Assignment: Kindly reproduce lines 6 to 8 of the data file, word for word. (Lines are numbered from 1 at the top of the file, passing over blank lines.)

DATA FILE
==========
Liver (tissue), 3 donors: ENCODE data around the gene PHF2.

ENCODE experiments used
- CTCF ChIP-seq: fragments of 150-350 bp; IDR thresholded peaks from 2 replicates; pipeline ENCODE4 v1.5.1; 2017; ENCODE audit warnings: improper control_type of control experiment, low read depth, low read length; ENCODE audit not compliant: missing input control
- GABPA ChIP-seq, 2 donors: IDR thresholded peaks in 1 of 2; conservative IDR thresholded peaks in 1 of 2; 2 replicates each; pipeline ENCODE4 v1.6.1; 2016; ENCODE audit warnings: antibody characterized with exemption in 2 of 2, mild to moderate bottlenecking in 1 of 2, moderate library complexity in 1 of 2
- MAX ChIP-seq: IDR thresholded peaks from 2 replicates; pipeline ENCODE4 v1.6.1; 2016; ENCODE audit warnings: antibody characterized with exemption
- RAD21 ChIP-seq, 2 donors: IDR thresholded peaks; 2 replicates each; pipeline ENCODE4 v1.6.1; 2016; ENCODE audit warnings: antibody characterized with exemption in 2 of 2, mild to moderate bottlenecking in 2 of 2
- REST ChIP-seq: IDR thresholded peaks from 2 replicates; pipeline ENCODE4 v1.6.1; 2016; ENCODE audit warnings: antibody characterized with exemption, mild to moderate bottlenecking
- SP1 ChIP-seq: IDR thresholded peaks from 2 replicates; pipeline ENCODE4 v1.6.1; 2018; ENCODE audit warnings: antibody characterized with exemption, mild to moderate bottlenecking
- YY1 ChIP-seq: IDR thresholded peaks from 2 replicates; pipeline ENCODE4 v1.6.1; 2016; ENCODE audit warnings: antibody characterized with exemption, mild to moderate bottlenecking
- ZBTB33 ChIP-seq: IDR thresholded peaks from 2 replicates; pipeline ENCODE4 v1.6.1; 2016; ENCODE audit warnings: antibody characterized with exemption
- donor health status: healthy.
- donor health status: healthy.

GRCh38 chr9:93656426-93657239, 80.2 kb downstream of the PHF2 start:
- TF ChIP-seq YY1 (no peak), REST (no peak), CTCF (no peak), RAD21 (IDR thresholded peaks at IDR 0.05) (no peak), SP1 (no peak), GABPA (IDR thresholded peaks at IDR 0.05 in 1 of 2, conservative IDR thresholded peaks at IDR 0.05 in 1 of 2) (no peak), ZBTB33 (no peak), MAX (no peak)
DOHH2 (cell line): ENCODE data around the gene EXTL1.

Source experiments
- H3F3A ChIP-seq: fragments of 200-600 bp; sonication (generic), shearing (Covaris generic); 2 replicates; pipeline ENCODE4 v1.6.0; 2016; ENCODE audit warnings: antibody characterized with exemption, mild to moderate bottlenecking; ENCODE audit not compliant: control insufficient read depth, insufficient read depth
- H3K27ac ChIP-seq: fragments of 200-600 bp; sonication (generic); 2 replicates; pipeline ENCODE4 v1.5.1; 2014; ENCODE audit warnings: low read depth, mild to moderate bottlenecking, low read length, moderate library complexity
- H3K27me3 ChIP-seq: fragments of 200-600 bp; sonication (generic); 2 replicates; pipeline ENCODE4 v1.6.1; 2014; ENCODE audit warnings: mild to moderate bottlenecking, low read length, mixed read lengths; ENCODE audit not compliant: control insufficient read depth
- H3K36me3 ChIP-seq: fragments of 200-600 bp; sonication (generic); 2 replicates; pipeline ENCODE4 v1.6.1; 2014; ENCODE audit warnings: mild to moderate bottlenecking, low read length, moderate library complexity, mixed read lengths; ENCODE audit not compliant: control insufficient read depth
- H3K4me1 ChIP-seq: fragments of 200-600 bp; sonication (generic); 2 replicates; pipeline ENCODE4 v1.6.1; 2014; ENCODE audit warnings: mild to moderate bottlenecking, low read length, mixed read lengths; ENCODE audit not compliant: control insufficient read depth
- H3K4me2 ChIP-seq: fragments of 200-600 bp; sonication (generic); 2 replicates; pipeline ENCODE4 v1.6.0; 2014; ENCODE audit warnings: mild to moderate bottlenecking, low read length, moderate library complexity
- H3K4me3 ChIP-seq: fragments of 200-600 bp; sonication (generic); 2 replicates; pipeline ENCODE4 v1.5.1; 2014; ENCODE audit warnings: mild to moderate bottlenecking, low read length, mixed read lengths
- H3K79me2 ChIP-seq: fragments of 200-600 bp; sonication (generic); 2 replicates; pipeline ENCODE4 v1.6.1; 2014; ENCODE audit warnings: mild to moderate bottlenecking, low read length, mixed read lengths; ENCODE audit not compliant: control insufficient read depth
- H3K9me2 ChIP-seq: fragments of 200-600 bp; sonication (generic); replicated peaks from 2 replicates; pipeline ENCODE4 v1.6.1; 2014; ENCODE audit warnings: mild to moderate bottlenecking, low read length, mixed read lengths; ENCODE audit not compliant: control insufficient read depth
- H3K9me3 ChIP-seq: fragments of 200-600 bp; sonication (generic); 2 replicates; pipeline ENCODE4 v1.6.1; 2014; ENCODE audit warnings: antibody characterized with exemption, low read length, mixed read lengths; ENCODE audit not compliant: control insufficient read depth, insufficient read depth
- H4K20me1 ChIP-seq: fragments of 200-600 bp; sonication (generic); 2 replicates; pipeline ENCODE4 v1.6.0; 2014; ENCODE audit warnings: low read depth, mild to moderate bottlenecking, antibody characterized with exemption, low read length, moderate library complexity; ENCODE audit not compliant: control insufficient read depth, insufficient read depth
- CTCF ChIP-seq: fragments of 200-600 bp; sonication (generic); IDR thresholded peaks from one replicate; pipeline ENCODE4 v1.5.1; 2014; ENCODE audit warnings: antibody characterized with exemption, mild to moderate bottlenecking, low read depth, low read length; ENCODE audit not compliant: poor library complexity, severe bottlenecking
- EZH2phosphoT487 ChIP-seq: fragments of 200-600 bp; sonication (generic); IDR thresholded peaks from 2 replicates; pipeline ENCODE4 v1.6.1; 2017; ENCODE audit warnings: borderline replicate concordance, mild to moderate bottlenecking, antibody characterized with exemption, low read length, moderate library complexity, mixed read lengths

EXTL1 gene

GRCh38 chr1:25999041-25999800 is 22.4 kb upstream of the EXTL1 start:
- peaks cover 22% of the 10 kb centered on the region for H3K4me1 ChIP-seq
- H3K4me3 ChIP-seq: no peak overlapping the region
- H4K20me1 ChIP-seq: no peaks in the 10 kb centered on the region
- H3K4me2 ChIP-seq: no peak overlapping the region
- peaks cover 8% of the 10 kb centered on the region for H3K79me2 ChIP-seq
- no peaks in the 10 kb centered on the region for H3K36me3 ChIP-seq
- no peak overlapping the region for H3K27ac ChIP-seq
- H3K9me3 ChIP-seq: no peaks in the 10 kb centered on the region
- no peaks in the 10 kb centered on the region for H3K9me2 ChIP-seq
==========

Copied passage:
- RAD21 ChIP-seq, 2 donors: IDR thresholded peaks; 2 replicates each; pipeline ENCODE4 v1.6.1; 2016; ENCODE audit warnings: antibody characterized with exemption in 2 of 2, mild to moderate bottlenecking in 2 of 2
- REST ChIP-seq: IDR thresholded peaks from 2 replicates; pipeline ENCODE4 v1.6.1; 2016; ENCODE audit warnings: antibody characterized with exemption, mild to moderate bottlenecking
- SP1 ChIP-seq: IDR thresholded peaks from 2 replicates; pipeline ENCODE4 v1.6.1; 2018; ENCODE audit warnings: antibody characterized with exemption, mild to moderate bottlenecking